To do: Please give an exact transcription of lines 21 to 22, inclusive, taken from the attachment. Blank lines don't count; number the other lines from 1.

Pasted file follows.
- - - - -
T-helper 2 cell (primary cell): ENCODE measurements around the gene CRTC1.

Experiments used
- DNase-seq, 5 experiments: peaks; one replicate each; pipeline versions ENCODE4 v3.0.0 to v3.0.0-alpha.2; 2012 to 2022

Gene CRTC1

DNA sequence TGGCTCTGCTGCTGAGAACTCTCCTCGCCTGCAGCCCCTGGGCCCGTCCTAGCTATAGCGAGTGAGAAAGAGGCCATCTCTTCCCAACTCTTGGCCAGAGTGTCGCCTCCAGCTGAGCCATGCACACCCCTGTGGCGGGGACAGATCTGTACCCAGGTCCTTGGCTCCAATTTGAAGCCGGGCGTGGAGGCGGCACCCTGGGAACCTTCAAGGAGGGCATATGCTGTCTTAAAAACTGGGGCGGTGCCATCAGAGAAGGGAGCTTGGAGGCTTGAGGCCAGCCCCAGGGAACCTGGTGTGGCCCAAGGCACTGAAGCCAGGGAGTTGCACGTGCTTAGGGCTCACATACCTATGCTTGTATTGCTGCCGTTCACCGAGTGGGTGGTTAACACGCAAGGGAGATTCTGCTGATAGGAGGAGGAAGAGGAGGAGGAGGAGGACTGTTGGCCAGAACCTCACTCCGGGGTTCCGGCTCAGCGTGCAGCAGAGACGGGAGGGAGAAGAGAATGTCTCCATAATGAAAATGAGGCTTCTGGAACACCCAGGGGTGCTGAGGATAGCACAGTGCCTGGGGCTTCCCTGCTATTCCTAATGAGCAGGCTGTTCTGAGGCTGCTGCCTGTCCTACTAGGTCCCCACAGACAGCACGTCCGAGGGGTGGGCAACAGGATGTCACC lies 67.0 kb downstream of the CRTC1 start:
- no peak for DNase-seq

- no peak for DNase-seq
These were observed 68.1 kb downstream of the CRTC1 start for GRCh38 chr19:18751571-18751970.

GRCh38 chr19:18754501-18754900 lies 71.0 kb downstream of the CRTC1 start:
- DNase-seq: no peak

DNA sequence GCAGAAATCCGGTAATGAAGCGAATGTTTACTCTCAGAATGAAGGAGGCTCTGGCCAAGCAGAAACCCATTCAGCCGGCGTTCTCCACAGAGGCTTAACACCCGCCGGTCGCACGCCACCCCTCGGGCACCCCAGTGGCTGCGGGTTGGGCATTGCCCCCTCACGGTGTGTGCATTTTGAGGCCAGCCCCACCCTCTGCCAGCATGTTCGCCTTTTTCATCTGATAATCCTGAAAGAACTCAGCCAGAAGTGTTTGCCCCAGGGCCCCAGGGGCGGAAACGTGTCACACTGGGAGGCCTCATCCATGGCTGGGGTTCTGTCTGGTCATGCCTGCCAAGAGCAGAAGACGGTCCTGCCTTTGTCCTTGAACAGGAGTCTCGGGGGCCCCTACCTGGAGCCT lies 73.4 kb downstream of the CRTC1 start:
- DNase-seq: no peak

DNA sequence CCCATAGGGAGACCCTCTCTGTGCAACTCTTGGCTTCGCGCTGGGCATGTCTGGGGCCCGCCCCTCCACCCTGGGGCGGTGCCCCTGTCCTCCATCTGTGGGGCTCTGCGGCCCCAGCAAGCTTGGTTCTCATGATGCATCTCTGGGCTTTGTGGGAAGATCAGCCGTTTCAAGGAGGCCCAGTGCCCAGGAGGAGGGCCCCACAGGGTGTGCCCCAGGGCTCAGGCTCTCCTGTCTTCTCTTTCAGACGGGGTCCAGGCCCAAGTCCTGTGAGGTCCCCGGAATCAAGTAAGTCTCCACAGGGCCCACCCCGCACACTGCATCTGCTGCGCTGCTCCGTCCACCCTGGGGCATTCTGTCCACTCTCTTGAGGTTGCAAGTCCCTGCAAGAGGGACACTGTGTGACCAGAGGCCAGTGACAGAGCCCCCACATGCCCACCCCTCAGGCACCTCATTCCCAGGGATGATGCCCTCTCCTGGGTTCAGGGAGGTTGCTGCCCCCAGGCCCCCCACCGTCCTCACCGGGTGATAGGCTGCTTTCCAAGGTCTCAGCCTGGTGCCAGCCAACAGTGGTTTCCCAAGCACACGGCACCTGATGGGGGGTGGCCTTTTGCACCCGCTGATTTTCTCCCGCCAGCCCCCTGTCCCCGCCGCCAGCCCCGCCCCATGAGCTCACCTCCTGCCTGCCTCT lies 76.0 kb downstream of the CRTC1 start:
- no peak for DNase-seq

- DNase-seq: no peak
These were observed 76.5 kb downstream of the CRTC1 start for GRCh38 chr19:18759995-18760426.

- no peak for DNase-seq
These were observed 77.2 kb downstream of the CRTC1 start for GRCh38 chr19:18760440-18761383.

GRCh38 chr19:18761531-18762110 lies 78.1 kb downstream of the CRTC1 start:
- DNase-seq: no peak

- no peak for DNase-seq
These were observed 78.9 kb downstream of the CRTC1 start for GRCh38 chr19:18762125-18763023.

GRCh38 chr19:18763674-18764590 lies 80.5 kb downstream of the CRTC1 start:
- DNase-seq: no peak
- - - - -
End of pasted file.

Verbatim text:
- no peak for DNase-seq
These were observed 78.9 kb downstream of the CRTC1 start for GRCh38 chr19:18762125-18763023.